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Obituary for Dad

(Last LiveJournal salvage job for today. This is in memory of my Dad, who passed away on Super Bowl Sunday, 2006.)

Lawrence Ellsworth Ragan, 11 July 1917 – 5 February 2006.

My Dad died this morning at about 1AM. According to the nursing home, he closed his eyes and just … shut off. While I’m saddened at his passing, I’m more glad for him that it’s over. I’d known most of my life how he dreaded the thought of growing senile and “going to a home,” and when it came true I just felt terrible for him, even if he could no longer understand what had happened. Now at last he’s free of it, and, if there is an afterlife, I’m sure Mom was waiting for him with a hearty “Larry, where have you been? The windows need fixing and…” And he’ll be smiling.

I learned his final decline had started about a week-and-a-half ago, when I received a phone call telling me he had been taken to the hospital. The eventual diagnosis was pneumonia and congestive heart failure. He’d recovered from worse before, but what told me this was the end was his refusal to eat. Even pureed foods were spit back up. Nothing changed through last Friday, until the doctor gave us a choice: we could either have a feeding tube inserted into his stomach and force feed him and hope he recovered, or we could sign off on”comfort care” only, meaning he would be kept comfortable until nature took its course. My sister and I, his last two remaining children, chose the latter. It wasn’t a hard choice to make, as odd as that may seem. I knew in the back of my mind that his refusal to eat was his way of telling us that he wanted to die. To force him to live, I believe, would have been selfish and mean on our part. And I couldn’t do that.

In his life, Dad had been a sailor (served in the 30s in the Philippines and China), a laundryman, a soda jerk (where he met Mom), a railroad brakeman (who once rode a runaway train), a janitor, and a maintenance company executive. He and my mother were married for 63 often-tempestuous years. We were never very close and, though I of course loved him, I didn’t know him very well. I was much closer to my mother and, I think, he never got the emotional part of being a father. He was a damned hard worker, and none of us ever wanted for a thing, but I don’t think he knew really how to “be a Dad.” I don’t blame him for that. Rather, I hold his parents responsible. They were divorced when he was young, and Grandpa spent most of his life in the Navy. Grandma was too busy going through husbands 2-5 to be a mother. From what I understand, she left Dad in a series of military schools. Knowing this makes a lot of my memories of him more understandable.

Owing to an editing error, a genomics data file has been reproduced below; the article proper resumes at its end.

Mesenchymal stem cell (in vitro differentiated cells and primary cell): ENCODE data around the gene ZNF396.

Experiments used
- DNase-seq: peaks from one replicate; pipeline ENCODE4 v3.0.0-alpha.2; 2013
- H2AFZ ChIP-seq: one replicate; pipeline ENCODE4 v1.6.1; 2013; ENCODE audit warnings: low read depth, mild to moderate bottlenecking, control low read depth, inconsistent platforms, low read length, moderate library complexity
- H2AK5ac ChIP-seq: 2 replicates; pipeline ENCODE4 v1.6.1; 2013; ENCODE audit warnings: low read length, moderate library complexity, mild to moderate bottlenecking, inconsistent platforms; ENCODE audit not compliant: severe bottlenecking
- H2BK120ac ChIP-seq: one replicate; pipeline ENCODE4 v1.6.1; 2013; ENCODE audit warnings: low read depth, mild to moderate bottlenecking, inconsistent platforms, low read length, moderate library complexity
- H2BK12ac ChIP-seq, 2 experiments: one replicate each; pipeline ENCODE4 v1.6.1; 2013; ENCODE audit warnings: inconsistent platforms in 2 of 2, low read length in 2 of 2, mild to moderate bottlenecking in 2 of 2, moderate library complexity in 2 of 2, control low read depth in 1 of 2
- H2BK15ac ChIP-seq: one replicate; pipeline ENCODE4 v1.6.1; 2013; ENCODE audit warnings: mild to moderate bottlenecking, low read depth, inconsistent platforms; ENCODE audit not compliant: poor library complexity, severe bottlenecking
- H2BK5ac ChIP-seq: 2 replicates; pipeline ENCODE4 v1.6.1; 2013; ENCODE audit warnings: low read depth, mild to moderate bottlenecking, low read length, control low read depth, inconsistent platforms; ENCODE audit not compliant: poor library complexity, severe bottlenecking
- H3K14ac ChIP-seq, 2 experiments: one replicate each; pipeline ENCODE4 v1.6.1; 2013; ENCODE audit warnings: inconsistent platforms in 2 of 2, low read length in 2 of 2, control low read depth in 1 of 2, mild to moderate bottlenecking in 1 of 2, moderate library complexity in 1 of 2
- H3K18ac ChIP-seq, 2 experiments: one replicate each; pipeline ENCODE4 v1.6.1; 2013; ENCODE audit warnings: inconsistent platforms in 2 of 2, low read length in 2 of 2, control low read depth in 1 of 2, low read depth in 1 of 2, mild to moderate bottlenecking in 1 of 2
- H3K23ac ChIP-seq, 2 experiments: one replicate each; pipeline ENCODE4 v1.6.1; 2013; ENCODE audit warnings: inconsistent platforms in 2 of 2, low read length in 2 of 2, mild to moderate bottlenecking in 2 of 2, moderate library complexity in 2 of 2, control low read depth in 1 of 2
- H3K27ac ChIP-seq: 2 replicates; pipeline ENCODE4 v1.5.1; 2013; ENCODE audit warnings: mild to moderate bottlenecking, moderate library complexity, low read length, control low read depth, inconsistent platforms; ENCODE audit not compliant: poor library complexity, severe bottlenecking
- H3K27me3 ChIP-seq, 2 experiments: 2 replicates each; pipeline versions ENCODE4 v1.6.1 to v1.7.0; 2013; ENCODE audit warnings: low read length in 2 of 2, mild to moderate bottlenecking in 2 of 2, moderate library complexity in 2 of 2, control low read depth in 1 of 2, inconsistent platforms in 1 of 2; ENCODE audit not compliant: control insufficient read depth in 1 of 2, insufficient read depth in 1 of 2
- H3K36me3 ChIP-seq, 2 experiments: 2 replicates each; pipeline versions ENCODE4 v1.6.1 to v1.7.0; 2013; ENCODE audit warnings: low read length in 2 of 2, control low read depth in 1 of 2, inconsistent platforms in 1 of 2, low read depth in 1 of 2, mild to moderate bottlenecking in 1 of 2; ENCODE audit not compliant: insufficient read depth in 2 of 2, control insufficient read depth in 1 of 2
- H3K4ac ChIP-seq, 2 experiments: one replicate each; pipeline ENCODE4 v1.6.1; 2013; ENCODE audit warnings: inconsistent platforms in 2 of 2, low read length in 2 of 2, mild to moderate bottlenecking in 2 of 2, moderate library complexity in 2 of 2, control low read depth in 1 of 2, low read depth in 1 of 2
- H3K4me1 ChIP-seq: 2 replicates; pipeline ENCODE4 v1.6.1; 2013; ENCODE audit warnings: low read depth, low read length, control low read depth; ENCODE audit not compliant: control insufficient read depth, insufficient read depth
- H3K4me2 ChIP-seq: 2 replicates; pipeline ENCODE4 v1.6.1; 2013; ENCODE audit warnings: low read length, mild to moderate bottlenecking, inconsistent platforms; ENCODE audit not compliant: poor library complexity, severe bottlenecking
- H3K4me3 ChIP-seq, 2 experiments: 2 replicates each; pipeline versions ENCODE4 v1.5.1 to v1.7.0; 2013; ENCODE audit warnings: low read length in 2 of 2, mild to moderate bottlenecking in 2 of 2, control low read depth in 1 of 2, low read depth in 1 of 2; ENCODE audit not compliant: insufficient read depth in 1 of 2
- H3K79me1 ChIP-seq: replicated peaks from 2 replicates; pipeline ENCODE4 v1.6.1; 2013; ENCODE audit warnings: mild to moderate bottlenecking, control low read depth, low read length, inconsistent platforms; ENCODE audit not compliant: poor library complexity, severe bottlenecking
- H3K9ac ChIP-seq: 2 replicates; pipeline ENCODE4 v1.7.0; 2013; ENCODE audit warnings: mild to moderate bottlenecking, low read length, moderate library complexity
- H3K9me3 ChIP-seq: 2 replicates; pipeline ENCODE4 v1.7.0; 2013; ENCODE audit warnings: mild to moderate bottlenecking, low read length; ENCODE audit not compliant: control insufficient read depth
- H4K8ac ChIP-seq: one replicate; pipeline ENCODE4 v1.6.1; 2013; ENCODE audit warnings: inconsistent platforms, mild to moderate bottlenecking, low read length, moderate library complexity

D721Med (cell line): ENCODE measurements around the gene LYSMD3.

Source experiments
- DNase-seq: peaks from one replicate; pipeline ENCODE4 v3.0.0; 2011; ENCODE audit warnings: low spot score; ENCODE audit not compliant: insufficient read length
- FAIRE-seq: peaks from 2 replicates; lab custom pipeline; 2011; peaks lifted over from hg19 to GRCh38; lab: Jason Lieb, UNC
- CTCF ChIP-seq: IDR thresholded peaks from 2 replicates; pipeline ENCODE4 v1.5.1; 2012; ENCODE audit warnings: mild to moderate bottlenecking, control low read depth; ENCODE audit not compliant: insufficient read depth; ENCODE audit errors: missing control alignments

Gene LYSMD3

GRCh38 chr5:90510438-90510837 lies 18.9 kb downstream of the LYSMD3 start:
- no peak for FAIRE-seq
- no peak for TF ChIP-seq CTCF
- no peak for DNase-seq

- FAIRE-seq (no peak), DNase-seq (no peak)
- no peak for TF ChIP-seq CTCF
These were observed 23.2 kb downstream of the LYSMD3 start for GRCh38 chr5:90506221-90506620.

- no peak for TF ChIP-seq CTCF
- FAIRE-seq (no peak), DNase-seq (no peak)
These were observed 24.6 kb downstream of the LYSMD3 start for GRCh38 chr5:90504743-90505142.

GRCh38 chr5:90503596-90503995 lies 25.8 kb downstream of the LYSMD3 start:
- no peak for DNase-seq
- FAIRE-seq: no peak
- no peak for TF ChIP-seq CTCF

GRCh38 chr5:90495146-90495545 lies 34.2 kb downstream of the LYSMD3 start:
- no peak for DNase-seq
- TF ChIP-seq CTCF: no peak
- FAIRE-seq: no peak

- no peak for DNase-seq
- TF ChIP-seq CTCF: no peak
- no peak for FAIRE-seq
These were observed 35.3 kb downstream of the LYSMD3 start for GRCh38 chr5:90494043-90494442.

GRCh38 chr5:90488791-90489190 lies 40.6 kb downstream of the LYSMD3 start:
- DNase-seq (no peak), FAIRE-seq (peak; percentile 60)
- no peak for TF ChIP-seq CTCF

It was only after Mom came down with cancer that I came to truly admire him. They were in their 70s, retired, and now she was knocked flat with chemotherapy, unable to do anything for herself or to help around the house. So, what did he do? He not only took over running the whole house and caring for her (at times sleeping at the foot of her bed, in case she needed help during the night), but he went out and got another job to bring in extra money. And he did this for years.

Think about it. How many husbands would have just given up, or even walked out? To the day she died in 2001, he refused to surrender to despair. I never knew he had such a reservoir of strength in him, and I only hope I can show even half as much, should the need ever arise. Whatever he had done wrong in the past, he more than atoned for it in those last few years of Mom’s life.

My one real regret is that I didn’t get to know him better in his last years. When I would visit after Mom’s death, he’d tell me stories of his time in the Navy or on the railroad, and I’d be fascinated. I’m sure they were embellished (“Darned Irish fibber” as Mom would say to him.), but, who cares? If he wanted to exaggerate to impress his son, fine. He’d earned that right. I enjoyed hearing them, true or not. That’s why, more than his death, his senility saddened me. It’s onset was only a year or so after Mom died, and it’s like a window into his life closed that will never open again. (Just as with a photo album we can’t find, pictures of him his mother took from the time he was three days old(!) until he was 12 or so. It went missing a few years ago, and I’ll never stop kicking myself for not taking it when I had the chance.) I know we’re supposed to be grateful for the time we do have, but, still….

Anyway, there’s not much more to say. He’s gone and I now find myself in the weird position of being the oldest male in my extended family. It’s a strange feeling I get thinking about that. For those wondering about my state, don’t worry. I’m at peace with what’s happened and, indeed, I plan to enjoy the Super Bowl today. (Dad loved football, and I bet he’d be rooting for Pittsburgh and Bettis today.) I’ll be flying to Sacramento next Saturday for a family and friends get-together as a memorial, and then back here on Sunday.

And then, as they say, life goes on.

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